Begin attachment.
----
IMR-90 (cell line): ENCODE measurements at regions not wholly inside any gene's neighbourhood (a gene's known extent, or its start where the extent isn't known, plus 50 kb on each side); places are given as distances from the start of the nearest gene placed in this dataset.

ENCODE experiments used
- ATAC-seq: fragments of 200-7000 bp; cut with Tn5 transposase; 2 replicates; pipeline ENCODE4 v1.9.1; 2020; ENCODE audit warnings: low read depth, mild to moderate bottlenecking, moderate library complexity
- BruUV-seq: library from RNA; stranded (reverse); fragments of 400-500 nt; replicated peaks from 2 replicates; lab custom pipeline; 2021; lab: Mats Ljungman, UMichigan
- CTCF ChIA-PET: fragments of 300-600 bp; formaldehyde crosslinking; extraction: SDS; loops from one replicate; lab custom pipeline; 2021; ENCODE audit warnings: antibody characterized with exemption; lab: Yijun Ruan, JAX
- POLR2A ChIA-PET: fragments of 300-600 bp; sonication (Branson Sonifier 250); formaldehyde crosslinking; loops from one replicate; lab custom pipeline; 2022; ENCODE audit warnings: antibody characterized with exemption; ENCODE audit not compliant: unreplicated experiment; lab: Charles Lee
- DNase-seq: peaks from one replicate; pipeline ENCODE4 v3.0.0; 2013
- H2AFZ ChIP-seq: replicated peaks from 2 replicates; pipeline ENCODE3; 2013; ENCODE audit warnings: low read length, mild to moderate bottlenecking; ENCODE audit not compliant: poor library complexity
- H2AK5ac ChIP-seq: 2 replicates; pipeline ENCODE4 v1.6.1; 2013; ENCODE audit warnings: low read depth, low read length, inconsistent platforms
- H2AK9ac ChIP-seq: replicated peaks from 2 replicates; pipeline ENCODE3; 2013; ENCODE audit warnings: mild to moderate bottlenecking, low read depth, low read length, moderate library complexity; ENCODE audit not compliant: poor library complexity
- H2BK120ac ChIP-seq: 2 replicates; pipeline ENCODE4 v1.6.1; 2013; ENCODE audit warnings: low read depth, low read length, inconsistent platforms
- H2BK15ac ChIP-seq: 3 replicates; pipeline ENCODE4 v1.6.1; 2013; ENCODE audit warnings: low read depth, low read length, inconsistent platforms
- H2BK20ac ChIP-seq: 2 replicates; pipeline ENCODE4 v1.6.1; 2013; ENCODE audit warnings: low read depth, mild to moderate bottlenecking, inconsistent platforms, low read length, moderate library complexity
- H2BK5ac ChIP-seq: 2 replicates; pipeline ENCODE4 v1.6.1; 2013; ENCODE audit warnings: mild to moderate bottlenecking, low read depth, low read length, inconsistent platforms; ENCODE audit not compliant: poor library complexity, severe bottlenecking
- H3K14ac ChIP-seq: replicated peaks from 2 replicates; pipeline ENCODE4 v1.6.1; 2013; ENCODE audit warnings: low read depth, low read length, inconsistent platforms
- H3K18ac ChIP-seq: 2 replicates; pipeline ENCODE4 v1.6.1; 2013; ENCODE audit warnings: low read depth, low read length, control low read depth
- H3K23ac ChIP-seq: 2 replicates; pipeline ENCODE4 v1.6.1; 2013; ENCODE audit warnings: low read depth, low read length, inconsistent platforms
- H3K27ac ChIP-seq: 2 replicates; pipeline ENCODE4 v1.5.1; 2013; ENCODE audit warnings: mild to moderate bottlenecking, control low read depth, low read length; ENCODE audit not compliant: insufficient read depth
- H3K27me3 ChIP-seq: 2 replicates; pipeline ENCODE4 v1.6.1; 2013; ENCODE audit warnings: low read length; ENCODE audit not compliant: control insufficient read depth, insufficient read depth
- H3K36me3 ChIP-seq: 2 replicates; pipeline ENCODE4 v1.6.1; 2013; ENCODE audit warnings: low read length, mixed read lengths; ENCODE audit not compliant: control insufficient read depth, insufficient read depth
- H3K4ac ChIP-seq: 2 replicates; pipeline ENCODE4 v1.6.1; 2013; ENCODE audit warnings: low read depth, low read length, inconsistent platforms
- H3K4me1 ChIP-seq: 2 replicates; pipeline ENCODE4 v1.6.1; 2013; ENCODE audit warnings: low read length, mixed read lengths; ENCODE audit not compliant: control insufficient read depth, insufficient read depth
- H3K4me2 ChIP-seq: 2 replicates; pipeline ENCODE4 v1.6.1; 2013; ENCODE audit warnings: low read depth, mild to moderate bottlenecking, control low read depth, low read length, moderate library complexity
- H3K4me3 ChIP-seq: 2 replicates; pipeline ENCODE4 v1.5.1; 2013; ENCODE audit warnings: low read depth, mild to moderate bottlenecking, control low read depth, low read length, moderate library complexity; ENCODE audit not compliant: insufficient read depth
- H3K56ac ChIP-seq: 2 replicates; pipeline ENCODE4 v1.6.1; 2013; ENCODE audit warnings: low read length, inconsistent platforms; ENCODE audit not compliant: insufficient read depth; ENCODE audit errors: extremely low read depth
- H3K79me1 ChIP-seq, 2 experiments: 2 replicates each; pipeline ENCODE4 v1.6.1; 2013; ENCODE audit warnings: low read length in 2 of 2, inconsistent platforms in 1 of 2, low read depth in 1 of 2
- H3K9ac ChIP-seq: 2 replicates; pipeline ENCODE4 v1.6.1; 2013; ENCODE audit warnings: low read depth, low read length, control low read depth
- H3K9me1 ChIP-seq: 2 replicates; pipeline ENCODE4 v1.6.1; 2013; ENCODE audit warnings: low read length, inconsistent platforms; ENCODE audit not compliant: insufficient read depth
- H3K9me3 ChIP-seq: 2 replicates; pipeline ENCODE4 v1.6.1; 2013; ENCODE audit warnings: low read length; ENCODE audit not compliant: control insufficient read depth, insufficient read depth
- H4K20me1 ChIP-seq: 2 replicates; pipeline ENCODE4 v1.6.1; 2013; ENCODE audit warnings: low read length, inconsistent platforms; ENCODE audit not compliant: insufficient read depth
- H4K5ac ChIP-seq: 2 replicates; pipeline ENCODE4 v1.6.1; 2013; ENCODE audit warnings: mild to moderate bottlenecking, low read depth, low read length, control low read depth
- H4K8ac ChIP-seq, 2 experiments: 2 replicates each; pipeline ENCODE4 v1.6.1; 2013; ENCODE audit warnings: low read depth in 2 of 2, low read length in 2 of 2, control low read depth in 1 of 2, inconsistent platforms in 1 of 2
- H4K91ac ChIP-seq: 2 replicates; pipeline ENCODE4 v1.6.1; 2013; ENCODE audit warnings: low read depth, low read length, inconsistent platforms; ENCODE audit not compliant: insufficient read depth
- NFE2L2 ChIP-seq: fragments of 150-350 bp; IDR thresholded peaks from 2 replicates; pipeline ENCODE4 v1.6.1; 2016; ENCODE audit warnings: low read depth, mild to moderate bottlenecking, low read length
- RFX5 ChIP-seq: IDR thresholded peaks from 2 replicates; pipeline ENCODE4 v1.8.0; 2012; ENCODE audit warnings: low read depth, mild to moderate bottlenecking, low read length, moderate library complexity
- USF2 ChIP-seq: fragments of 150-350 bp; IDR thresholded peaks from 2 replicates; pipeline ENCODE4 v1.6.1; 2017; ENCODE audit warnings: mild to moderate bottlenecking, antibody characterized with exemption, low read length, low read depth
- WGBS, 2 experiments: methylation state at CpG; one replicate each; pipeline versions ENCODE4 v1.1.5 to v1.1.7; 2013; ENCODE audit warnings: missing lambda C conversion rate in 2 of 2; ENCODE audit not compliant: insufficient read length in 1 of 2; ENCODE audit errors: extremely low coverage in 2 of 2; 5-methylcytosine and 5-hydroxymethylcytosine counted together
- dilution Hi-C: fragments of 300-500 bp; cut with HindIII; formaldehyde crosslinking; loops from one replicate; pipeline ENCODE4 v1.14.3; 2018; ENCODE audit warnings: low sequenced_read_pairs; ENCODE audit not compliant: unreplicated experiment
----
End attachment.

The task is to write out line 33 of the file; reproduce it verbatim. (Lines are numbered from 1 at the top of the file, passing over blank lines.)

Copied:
- H4K91ac ChIP-seq: 2 replicates; pipeline ENCODE4 v1.6.1; 2013; ENCODE audit warnings: low read depth, low read length, inconsistent platforms; ENCODE audit not compliant: insufficient read depth